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March 12, 2021

By: Amanda K. Schipp and Alexandria M. Foster

While the federal Hospital Price Transparency Rule went into effect on January 1, 2021, a similar Indiana price transparency law is also set to go in effect later this month. By March 31, 2021, all hospitals and ambulatory surgical centers (“ASCs”) must post on their website certain state specific information. However, several bills are currently making their way through the Indiana General Assembly that, if passed, would retroactively apply to remove hospitals from these requirements - leaving some tricky compliance questions for providers that will need to be addressed this month. 

Current Law

Ind. Code 16-21-17-1 requires that all hospitals and ASCs post on their website by March 31, 2021 prices for the following services: 

1.    As many of the 70 shoppable services specified in the CMS Final Rule that are provided by the ASC; and 
2.    The 30 most common services that are provided by the ASC not included in the category above. 

In addition, the statute requires the following information also be included on the provider’s website:

1.    A description of the shoppable and common service.
2.    The weighted average negotiated charge per service per provider type for each of the following categories:

(A) Any nongovernment sponsored health benefit plan or insurance plan provided by a health carrier in which the provider is in the network.
(B) Medicare, including fee for service and Medicare Advantage.
(C) Self-pay without charitable assistance from the hospital or ambulatory outpatient surgical center.
(D) Self-pay with charitable assistance from the hospital or ambulatory outpatient surgical center.
(E) Medicaid, including fee for service and risk based managed care.

Potential Legislative Changes

There are currently two bills moving through the Indiana General Assembly that would alter the scope of these requirements. HB 1421 and SB 325 would each remove hospitals from being required to comply with the state specific transparency statute in deference to the Hospital Price Transparency Rule. However, the bills would also add a trigger, such that compliance with the federal rules is required as a matter of state law if either: (1) the Hospital Price Transparency Rule is repealed; or (2) federal enforcement of the Hospital Price Transparency Rule is stopped.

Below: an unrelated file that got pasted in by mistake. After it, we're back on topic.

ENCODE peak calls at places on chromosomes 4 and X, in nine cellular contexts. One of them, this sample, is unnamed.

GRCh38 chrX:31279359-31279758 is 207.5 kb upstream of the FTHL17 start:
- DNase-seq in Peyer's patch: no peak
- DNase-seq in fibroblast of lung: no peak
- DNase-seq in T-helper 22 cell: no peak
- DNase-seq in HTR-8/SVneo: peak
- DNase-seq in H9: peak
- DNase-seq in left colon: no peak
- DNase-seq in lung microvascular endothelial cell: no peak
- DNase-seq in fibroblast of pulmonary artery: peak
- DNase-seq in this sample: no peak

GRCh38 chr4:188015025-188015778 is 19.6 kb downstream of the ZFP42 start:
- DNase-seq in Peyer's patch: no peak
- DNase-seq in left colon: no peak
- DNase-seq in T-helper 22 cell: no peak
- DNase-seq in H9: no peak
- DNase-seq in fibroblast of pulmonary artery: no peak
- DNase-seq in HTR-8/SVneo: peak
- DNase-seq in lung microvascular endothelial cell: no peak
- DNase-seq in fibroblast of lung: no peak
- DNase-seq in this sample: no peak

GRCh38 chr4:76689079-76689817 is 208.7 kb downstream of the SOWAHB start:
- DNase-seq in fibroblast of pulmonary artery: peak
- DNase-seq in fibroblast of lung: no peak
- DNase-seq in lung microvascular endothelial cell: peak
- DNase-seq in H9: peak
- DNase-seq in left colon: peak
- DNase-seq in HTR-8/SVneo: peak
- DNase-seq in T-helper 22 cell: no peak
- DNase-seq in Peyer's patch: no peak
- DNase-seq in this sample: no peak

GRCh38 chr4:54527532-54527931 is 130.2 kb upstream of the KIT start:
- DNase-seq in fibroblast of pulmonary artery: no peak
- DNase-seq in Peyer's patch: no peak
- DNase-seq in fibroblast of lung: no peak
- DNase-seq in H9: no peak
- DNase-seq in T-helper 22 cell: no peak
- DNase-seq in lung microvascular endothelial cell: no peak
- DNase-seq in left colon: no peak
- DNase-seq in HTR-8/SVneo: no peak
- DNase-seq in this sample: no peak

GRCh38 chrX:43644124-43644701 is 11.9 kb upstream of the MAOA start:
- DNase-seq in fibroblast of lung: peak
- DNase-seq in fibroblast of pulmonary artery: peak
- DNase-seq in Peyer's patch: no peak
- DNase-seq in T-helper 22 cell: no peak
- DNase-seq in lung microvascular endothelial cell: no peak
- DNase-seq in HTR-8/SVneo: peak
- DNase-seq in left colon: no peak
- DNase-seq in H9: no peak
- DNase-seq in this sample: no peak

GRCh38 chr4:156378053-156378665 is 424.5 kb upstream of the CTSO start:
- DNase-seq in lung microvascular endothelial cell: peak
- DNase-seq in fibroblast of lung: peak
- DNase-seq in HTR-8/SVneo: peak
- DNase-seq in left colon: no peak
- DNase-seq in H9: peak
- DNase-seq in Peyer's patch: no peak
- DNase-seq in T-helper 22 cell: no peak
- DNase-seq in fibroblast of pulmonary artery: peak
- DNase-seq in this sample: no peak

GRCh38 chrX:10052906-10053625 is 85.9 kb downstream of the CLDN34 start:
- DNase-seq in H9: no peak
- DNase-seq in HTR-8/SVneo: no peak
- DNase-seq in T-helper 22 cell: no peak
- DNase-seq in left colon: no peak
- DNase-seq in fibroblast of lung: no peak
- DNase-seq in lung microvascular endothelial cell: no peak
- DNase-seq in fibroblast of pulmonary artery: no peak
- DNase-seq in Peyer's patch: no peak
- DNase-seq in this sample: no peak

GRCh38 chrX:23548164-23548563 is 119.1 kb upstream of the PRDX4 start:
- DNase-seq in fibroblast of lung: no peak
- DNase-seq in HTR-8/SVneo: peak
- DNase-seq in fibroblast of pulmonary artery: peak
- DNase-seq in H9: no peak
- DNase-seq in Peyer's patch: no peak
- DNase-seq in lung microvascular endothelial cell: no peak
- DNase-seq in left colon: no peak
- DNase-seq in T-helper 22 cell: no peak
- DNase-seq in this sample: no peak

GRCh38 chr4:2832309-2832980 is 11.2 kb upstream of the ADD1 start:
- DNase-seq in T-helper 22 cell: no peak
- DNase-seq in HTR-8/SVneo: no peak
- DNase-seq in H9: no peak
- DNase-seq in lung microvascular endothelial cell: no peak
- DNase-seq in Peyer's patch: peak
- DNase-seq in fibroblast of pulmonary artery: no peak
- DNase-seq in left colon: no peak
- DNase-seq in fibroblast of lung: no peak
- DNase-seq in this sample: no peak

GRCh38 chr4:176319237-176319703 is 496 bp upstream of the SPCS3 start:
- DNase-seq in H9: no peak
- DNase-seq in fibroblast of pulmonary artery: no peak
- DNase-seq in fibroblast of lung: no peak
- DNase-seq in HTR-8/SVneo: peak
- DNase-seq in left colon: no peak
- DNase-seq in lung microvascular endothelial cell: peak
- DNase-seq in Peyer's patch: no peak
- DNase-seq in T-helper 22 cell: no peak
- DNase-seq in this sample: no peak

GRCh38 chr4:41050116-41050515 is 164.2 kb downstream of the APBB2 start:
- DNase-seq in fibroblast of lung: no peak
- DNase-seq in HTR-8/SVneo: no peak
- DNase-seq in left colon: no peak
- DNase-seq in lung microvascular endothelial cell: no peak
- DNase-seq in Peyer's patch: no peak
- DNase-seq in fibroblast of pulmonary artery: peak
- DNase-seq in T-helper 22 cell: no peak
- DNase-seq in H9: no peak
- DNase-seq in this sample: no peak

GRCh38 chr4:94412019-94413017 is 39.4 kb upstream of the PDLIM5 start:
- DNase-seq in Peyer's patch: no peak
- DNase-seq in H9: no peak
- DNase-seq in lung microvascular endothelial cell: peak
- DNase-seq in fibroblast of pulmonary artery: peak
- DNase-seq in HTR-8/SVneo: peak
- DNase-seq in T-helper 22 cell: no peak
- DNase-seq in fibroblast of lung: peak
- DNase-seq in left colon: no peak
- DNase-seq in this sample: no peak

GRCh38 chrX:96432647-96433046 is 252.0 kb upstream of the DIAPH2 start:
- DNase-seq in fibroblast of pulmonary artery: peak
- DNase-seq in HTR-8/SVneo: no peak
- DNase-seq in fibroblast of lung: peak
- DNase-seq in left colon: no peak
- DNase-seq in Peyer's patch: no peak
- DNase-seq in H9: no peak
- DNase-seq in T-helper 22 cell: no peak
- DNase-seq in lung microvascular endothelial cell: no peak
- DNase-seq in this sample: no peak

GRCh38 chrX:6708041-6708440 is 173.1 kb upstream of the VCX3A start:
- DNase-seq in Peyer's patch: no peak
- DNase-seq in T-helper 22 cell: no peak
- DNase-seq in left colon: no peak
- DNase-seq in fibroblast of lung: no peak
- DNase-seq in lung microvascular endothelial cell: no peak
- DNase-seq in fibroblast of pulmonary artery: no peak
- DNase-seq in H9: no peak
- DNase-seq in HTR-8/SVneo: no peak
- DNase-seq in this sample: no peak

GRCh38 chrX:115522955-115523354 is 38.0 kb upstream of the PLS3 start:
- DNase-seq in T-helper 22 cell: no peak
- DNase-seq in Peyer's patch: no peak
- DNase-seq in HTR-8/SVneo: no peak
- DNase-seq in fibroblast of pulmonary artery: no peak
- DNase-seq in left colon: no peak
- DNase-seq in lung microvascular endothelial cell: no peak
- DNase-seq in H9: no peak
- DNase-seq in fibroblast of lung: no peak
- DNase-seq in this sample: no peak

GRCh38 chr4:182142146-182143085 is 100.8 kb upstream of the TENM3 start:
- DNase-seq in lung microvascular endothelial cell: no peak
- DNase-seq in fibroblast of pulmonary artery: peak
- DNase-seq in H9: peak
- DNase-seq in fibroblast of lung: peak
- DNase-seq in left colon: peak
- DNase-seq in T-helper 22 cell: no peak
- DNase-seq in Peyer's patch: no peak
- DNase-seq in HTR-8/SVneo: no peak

At this time, both bills have taken substantially the same form and have each been passed out of their respective chambers unanimously. However, the bills, which would have a retroactive effective date back to March 31, 2021, have not reached the Governor’s office for signature yet, leaving many anxious compliance officers to wait. 

For clarification, the proposed legislation has no impact on ASCs, which will continue to be subject to Indiana’s price transparency requirements regardless of the passage of the current legislation.

Penalties for Non-Compliance 

Providers may also be curious to know what penalties are at play for non-compliance with federal and state price transparency requirements. Under the federal rules, CMS has authority to: (1) provide a written warning notice to the hospital of the specific violation(s); (2) request a corrective action plan if a hospital’s noncompliance constitutes a material violation of the rules; and (3) impose a civil monetary penalty of not more than $300 per day, and publicize the penalty on CMS’s website, if the hospital does not comply with any corrective action plan imposed by CMS. 

Indiana Department of Health (IDH) also has statutory authority to apply a number of remedies for general violations of Indiana law, such as conducting investigations of reports of non-compliance, and issuing letters of correction and civil penalties. Unlike the specific penalties set forth by CMS, we are not currently aware of any state specific penalties that will be issued by IDH for violations of Indiana’s price transparency law. Nonetheless, providers should be aware of the federal and state requirements and understand potential consequences for non-compliance. 

If you have any questions regarding price transparency at the state or federal level, including the interplay between the two, or the status of the current state legislation, please contact Amanda K. Schipp, Alexandria M. Foster, or any member of the Krieg DeVault Health Care or Governmental Affairs practice groups.